Scholz: F-16 pilot training a message to Russia, not game changer for now

G7 Summit in Hiroshima

By Andreas Rinke and John Irish

HIROSHIMA, Japan (Reuters) - Potential allied training programmes for Ukrainian pilots on F-16 fighter jets were a message to Russia not to expect to succeed in its invasion of Ukraine even in a prolonged conflict, German Chancellor Olaf Scholz said on Sunday.

Kyiv has not won commitments for delivery of the planes, but President Joe Biden and senior U.S. officials told G7 leaders on Friday that Washington supports joint allied training programmes for Ukrainian pilots on F-16s.

The issue of Ukraine acquiring and using the advanced fighter jets is a delicate challenge for the G7, which has gradually stepped up its support for Kyiv in the 15-month-old war but is wary of provoking Moscow too far.

Russian Deputy Foreign Minister Alexander Grushko said on Saturday that Western countries would run "colossal risks" if they supplied Ukraine with F-16s, TASS news agency reported.

"The training of the pilots is a longer project," Scholz told reporters before leaving the G7 summit in the Japanese city of Hiroshima. "The U.S. has not finally decided what stands at the end. The project has a message for Russia: Russia cannot count on winning if it bets on a long war.”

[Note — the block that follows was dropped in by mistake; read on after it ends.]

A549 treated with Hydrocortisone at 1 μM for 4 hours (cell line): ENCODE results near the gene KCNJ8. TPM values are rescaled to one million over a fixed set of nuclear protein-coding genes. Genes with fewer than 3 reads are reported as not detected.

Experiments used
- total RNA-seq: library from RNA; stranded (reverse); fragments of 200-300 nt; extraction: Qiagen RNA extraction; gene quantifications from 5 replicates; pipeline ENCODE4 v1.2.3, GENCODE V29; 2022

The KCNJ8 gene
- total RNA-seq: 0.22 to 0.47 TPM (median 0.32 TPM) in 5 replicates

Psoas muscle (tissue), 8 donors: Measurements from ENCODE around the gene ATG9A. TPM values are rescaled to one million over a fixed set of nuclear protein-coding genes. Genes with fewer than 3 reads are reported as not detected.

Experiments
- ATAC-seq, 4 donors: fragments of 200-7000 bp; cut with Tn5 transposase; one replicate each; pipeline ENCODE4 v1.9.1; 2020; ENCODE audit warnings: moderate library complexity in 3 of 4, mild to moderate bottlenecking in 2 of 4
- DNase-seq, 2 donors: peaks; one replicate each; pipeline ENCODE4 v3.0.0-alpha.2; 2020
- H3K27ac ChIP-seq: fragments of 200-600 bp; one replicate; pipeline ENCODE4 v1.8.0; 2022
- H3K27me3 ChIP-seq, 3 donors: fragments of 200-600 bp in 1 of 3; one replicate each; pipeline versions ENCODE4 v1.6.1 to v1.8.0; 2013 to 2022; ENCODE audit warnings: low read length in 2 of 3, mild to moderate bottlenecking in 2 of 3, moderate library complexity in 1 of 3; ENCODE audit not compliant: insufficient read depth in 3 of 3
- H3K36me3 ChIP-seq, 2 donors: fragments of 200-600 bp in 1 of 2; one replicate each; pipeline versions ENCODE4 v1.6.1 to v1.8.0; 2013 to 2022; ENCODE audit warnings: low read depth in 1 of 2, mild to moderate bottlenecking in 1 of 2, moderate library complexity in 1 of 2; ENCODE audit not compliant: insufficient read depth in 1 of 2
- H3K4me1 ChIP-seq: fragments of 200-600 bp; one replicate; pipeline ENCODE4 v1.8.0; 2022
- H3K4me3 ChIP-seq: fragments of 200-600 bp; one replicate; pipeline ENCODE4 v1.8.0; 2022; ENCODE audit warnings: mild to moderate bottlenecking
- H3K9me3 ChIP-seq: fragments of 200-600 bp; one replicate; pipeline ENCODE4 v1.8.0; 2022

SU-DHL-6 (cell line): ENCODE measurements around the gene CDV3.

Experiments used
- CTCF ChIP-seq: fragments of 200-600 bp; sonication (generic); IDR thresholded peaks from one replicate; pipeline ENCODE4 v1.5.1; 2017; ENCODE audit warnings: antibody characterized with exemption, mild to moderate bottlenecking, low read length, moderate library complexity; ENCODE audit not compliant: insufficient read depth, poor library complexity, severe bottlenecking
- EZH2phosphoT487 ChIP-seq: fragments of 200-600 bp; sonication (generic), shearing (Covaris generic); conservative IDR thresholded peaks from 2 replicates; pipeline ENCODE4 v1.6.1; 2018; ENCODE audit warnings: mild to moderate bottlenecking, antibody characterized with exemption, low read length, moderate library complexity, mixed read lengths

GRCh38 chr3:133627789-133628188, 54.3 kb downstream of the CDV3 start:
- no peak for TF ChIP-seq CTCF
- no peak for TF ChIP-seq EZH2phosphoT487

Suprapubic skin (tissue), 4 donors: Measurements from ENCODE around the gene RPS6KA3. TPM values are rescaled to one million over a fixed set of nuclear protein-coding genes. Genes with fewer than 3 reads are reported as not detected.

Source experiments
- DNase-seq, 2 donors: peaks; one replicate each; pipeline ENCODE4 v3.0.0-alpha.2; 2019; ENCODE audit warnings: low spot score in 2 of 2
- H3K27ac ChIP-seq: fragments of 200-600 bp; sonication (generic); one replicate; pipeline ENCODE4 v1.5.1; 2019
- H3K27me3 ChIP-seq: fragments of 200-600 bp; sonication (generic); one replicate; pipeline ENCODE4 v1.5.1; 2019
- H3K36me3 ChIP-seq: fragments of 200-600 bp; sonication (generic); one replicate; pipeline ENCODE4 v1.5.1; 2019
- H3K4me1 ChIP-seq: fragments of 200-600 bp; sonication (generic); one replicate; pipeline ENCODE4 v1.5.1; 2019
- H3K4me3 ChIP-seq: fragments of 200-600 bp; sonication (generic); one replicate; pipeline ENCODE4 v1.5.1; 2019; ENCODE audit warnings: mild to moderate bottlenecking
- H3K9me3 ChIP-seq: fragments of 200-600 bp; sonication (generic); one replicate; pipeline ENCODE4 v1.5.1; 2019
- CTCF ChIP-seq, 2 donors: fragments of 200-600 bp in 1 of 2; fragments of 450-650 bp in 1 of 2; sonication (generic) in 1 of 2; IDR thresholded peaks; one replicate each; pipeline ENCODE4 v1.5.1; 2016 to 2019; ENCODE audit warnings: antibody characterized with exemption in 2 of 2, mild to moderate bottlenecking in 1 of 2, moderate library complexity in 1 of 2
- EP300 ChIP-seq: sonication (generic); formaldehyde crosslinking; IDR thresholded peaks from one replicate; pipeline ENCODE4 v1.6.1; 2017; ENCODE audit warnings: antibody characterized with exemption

British Prime Minister Rishi Sunak said his country would work with the Netherlands, Belgium and Denmark "to get Ukraine the combat air capability it needs."

Training on the U.S.-made jets will take place in Europe and take time, U.S. officials have said, estimating at least 18 months was needed for training and delivery.

A French military official briefing reporters at the G7 was cautious about the process, saying that in the case of France, the offer was for basic pilot training.

Discussions with Kyiv were ongoing and no Ukrainian pilots were now being trained in France, the official said.

France does not have F-16s, only French-made Rafale warplanes and previous-generation Mirage 2000 jets.

The official said training a person from scratch to operate a NATO-made warplane could take as long as four years, while an experienced pilot used to Ukrainian jets would need four to nine months.

"It's not the immediate priority for Ukraine. We are in a counteroffensive stage and this training won't be ready in the coming weeks, but for the long term," the official said.

The official said talk of F-16s was grabbing headlines, as the issue of German-made Leopard tanks had done before, while insisting the current request was just for training.

"It's the logo to show the initiative. It's an initiative to train pilots without putting a plane behind it," he said.

(Reporting by Andreas Rinke and John Irish in Hiroshima; Writing by Katya Golubkova; Editing by Simon Cameron-Moore and William Mallard)